A History of the Liberalised Electricity Industry in 25 Freebies Part 5: A Small Brick of a Concrete-Like Substance Given out by Energy Answers International (circa 2008)

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A History of the Liberalised Electricity Industry in 25 Freebies Part 5:
A Small Brick of a Concrete-Like Substance Given out by Energy Answers International (circa 2008)




“unprepossessing” would be a kind word for this freebie. Perhaps “freebie” is a kind word for this freebie: it is probably more of a sample, and to the lucky recipient is probably only useful as a paperweight. It appears to be a rectangular brick of a rocky substance in which pieces of glass and ceramic are embedded. The surface is something like polished concrete or coarse marble, and one face is covered by a label with the logo of Energy Answers International. The label suggests that the object is a “boiler aggregate block”. The listed website is defunct. Even the website of Energy Answers International is defunct nowadays. So what on earth was this?

Well in truth we know what it was. But we still did some digging to refresh our memory and uncover the context.

This object was given out in 2008 by the developers behind the “N7 Resource Recovery Project”. “N7” because the project would have stood alongside the N7 road near Rathcoole, County Dublin, and “Resource Recovery Project” because this was definitely not to be confused with an incinerator – no sir, this was something completely different and not to be associated with so emotive a word. The plant was to take 365,000 tonnes of waste annually whilst simultaneously generating “enough energy to power over 43,000 homes”.

It never happened. The plant was refused planning permission by An Bord Pleanála in February 2009, and project sponsor Energy Answers International, a US company, packed up shop and retreated home. This small brick is probably the only physical evidence that remains of a great deal of its work in Ireland.

Who were they? Well Energy Answers ran waste-to-energy facilities in Massachusetts and New York, but sold its US operations to Covanta in 2007. Projects under development at the time were retained, and this rump business assumed the name Energy Answers International. The smaller entity concentrated on realising plans such as the N7RRP and a site in Baltimore, Maryland, under the leadership of the original co-founder of the group, Patrick Mahoney.

That original business, started in 1981, claimed to have technology for shredding waste to allow it to burn more efficiently, and also recover valuable metals and potentially usable aggregates. At the time this was innovative, and the boiler aggregate blocks produced during the process, of which our object is an example, were supposed to be amenable to construction applications.

Waste-to-energy is seemingly not a buoyant technology in its home US market, however, where the number of WtE facilities has decreased over the last decade. The US industry started to look elsewhere, including to Ireland, for growth. The site chosen by Energy Answers International was a quarry west of Dublin, which would have hidden much of the visual impact. The problem in this instance, however, was primarily the Dublin waste management plan of 2005, which envisaged a different facility (which was subsequently built) in Poolbeg.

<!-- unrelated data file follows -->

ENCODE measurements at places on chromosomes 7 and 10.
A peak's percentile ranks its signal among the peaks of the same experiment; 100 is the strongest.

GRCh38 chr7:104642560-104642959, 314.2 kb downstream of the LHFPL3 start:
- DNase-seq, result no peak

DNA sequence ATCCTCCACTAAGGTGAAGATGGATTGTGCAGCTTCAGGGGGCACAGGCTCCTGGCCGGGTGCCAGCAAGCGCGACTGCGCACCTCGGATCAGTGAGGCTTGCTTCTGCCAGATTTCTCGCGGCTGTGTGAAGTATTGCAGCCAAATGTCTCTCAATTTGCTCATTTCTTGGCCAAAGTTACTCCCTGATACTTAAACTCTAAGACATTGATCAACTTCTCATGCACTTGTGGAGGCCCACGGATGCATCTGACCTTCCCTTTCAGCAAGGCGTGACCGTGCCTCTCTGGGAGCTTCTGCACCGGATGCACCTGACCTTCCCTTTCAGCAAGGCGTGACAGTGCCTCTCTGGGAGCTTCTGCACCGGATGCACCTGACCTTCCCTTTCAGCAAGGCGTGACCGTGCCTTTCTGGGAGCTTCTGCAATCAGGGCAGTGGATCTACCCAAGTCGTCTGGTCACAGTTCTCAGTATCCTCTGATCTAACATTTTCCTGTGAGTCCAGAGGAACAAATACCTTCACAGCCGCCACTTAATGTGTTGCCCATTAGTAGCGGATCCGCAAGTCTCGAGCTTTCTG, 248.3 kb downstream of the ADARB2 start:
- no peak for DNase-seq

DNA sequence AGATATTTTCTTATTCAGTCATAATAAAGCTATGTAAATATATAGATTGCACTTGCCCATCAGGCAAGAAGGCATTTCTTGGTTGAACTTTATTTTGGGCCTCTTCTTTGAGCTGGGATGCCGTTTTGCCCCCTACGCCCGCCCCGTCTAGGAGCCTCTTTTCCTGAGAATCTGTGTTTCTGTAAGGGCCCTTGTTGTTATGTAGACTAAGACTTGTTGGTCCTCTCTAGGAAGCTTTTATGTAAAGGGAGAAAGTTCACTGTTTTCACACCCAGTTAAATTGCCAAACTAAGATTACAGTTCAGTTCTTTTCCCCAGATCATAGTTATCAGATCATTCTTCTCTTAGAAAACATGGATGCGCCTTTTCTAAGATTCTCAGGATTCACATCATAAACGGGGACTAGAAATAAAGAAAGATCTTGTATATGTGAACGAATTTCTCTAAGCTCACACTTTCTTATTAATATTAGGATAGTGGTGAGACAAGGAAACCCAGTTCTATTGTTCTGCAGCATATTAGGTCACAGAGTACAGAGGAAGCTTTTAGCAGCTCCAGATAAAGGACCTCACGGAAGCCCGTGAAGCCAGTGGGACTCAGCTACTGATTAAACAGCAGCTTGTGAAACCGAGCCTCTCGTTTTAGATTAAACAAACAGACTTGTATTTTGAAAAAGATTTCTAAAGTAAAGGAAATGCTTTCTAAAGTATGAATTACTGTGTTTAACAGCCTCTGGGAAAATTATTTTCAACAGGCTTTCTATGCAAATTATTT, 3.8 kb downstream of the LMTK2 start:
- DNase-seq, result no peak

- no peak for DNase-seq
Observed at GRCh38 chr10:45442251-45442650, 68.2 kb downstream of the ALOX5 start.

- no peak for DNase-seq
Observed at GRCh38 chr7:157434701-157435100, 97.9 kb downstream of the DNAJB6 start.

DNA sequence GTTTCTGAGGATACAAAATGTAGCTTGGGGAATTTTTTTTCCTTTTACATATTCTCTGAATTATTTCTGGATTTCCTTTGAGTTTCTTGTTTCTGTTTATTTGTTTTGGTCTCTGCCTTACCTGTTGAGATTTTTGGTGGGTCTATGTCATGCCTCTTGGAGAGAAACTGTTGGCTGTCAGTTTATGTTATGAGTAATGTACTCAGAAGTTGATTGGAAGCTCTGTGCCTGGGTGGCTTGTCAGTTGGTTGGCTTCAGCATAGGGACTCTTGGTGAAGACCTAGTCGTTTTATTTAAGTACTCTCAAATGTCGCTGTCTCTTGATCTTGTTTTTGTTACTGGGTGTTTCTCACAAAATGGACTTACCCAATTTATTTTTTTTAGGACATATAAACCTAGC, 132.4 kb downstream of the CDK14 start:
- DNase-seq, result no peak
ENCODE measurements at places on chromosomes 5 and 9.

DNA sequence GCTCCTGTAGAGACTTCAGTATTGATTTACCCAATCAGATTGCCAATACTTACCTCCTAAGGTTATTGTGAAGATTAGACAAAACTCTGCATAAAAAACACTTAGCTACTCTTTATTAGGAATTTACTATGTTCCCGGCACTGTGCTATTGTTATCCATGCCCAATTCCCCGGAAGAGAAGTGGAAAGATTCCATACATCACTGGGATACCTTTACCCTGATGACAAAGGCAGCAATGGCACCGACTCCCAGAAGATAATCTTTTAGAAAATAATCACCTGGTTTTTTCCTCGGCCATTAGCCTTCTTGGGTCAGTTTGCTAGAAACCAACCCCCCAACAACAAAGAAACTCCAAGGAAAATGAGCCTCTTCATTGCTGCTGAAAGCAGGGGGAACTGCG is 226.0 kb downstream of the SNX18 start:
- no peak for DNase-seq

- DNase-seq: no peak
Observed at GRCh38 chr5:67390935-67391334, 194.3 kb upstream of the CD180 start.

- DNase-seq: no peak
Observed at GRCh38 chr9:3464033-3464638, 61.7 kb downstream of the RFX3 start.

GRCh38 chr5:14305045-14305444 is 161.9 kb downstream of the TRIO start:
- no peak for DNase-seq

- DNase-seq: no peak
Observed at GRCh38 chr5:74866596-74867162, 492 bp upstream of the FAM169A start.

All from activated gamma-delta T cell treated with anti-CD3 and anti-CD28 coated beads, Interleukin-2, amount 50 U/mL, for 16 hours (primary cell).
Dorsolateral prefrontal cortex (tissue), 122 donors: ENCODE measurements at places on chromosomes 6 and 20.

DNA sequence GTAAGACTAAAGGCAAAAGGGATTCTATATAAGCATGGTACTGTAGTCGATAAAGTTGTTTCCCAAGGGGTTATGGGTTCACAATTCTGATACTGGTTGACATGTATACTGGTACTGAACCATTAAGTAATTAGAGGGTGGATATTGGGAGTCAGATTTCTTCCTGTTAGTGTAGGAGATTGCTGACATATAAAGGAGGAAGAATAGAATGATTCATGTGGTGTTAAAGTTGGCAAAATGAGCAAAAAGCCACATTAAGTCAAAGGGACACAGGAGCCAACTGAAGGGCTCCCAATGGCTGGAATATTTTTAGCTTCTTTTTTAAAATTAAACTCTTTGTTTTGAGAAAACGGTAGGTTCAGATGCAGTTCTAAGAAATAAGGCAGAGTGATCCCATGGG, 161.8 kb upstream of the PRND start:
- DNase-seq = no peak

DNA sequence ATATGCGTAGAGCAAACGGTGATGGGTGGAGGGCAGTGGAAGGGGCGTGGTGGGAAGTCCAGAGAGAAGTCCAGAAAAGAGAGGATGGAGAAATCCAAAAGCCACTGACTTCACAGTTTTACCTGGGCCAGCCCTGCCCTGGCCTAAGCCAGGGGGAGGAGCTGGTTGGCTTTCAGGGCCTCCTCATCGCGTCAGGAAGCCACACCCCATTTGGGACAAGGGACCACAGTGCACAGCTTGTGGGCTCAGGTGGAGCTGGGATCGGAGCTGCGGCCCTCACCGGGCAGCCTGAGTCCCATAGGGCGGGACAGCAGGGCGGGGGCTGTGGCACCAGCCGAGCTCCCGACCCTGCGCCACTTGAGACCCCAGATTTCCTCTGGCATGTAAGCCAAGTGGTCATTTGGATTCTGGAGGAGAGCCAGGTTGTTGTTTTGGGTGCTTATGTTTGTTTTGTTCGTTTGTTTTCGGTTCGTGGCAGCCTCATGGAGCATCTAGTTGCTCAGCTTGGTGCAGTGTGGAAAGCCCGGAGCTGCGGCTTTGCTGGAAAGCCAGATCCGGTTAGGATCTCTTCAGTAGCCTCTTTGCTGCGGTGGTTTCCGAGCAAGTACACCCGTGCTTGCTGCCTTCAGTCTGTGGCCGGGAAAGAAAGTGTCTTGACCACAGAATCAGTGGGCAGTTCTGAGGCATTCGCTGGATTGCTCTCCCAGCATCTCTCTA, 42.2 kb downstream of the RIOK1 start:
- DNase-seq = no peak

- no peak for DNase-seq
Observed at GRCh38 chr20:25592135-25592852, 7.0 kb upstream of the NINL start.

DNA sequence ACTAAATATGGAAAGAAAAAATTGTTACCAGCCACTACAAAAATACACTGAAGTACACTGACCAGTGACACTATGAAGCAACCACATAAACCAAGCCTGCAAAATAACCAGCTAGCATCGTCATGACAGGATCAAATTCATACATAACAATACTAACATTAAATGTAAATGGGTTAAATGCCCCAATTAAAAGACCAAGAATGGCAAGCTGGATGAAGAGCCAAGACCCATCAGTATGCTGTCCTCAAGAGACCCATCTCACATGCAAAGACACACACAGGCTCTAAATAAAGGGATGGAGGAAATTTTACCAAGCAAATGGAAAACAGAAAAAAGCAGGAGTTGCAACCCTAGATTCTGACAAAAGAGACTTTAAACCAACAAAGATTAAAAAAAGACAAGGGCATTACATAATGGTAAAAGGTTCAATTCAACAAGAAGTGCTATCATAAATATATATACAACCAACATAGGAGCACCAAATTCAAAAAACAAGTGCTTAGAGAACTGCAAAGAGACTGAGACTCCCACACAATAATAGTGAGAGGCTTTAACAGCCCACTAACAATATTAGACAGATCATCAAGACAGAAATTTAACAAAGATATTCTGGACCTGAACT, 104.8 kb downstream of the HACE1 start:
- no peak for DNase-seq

This sort of development is almost guaranteed to provoke local campaigns, in this case Rathcoole Against Incineration Dioxins (RAID). Subsequently another Energy Answers International project was rebuffed in Baltimore in 2014, after activist opposition. Then in 2018 political support for a Puerto Rico-based site fell away.

The company founder died in 2016, and it appears that without his presence the business has withdrawn from the fray.

Why have we included this object in this series? Well it is because we believe that it is important to consider what didn’t happen alongside what happened, and to consider what alternative histories might have been.

Wouldn’t it have been a different world if ESB’s 1974 plans for a nuclear reactor at Carnsore Point had come to fruition? Or if Hess’s plans for an LNG terminal at Tarbert hadn’t been squashed? Or if the 2009 planning application for the North-South Interconnector had specified the correct pylon heights? Or if there had been an administration in office at Stormont capable of legally approving the resubmitted North-South Interconnector plans in 2018 for that matter?

It is also (whatever you think of waste-to-energy, or this project, or this developer) a salute to the project developer in general: that group of people with a vision who through ambition, persistence and taking risks often effect the real progress in our industry. Particularly those project developers who don’t have the safety net of developing under the aegis of a semi-state entity or large multinational.

There are always casualties: a more recent comparable example we might have chosen is Mayo Renewable Power, which failed in 2016, but it is the tombstone-like quality of this N7RRP freebie that attracted us. This is not an acrylic deal-commemorating tombstone like those that adorn a merchant banker’s cabinet; this marble-coloured slab is something much more sombre, and worthy of an epitaph.


Back to Part 1 or Part 4